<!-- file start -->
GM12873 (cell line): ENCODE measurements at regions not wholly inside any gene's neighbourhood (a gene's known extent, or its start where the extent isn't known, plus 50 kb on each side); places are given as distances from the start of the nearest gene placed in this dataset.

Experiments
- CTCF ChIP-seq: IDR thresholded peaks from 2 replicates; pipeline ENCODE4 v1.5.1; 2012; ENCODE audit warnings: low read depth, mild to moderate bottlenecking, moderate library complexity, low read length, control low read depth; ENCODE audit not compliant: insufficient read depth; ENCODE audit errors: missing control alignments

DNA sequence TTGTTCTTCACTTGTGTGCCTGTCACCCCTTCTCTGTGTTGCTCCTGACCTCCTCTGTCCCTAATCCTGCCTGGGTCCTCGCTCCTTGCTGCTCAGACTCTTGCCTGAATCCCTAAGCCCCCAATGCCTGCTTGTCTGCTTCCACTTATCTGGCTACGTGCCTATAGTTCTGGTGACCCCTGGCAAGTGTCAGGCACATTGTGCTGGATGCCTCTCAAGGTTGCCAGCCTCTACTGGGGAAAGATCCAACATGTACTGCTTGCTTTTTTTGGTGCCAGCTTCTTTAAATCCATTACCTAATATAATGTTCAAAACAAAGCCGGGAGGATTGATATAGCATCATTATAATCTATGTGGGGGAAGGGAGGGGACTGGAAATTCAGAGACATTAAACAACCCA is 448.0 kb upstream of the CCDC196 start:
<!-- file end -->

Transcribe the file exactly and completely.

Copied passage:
GM12873 (cell line): ENCODE measurements at regions not wholly inside any gene's neighbourhood (a gene's known extent, or its start where the extent isn't known, plus 50 kb on each side); places are given as distances from the start of the nearest gene placed in this dataset.

Experiments
- CTCF ChIP-seq: IDR thresholded peaks from 2 replicates; pipeline ENCODE4 v1.5.1; 2012; ENCODE audit warnings: low read depth, mild to moderate bottlenecking, moderate library complexity, low read length, control low read depth; ENCODE audit not compliant: insufficient read depth; ENCODE audit errors: missing control alignments

DNA sequence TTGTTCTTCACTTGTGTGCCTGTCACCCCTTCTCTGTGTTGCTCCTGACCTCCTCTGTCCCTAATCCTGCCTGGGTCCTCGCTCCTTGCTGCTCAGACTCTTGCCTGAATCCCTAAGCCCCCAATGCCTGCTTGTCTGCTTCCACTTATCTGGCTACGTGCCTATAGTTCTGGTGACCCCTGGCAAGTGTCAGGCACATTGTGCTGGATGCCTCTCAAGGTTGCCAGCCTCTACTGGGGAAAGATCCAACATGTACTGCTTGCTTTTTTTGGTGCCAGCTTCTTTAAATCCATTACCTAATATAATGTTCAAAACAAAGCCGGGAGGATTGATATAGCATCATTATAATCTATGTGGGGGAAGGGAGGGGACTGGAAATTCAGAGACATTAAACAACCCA is 448.0 kb upstream of the CCDC196 start: